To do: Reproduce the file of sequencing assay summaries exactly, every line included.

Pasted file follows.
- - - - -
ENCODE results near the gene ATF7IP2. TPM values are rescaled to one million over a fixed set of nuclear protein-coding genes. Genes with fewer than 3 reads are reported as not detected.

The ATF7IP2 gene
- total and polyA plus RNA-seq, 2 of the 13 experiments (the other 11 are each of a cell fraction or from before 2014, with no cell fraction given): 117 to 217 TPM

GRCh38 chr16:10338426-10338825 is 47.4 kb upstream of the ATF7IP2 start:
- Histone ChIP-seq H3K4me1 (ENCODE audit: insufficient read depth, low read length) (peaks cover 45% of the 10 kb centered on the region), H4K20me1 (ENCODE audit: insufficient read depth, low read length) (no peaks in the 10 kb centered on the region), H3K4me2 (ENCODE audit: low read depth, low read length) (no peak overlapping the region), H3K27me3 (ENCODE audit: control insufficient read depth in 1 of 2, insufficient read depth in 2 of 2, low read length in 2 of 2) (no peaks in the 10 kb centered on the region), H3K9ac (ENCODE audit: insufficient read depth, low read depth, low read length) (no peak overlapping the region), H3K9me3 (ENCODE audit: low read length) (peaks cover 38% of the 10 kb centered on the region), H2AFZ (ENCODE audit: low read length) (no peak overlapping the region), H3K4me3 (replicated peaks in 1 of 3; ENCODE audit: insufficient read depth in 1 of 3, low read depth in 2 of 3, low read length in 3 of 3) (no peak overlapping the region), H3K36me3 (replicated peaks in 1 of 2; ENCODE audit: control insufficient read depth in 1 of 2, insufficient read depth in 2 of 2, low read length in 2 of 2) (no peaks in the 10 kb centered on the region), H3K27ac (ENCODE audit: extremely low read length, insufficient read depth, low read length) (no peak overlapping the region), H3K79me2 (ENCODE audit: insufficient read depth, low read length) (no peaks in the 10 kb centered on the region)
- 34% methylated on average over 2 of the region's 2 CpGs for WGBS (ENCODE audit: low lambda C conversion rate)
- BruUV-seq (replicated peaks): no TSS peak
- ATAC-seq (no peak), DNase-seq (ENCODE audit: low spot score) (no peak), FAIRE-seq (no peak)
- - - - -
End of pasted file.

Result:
ENCODE results near the gene ATF7IP2. TPM values are rescaled to one million over a fixed set of nuclear protein-coding genes. Genes with fewer than 3 reads are reported as not detected.

The ATF7IP2 gene
- total and polyA plus RNA-seq, 2 of the 13 experiments (the other 11 are each of a cell fraction or from before 2014, with no cell fraction given): 117 to 217 TPM

GRCh38 chr16:10338426-10338825 is 47.4 kb upstream of the ATF7IP2 start:
- Histone ChIP-seq H3K4me1 (ENCODE audit: insufficient read depth, low read length) (peaks cover 45% of the 10 kb centered on the region), H4K20me1 (ENCODE audit: insufficient read depth, low read length) (no peaks in the 10 kb centered on the region), H3K4me2 (ENCODE audit: low read depth, low read length) (no peak overlapping the region), H3K27me3 (ENCODE audit: control insufficient read depth in 1 of 2, insufficient read depth in 2 of 2, low read length in 2 of 2) (no peaks in the 10 kb centered on the region), H3K9ac (ENCODE audit: insufficient read depth, low read depth, low read length) (no peak overlapping the region), H3K9me3 (ENCODE audit: low read length) (peaks cover 38% of the 10 kb centered on the region), H2AFZ (ENCODE audit: low read length) (no peak overlapping the region), H3K4me3 (replicated peaks in 1 of 3; ENCODE audit: insufficient read depth in 1 of 3, low read depth in 2 of 3, low read length in 3 of 3) (no peak overlapping the region), H3K36me3 (replicated peaks in 1 of 2; ENCODE audit: control insufficient read depth in 1 of 2, insufficient read depth in 2 of 2, low read length in 2 of 2) (no peaks in the 10 kb centered on the region), H3K27ac (ENCODE audit: extremely low read length, insufficient read depth, low read length) (no peak overlapping the region), H3K79me2 (ENCODE audit: insufficient read depth, low read length) (no peaks in the 10 kb centered on the region)
- 34% methylated on average over 2 of the region's 2 CpGs for WGBS (ENCODE audit: low lambda C conversion rate)
- BruUV-seq (replicated peaks): no TSS peak
- ATAC-seq (no peak), DNase-seq (ENCODE audit: low spot score) (no peak), FAIRE-seq (no peak)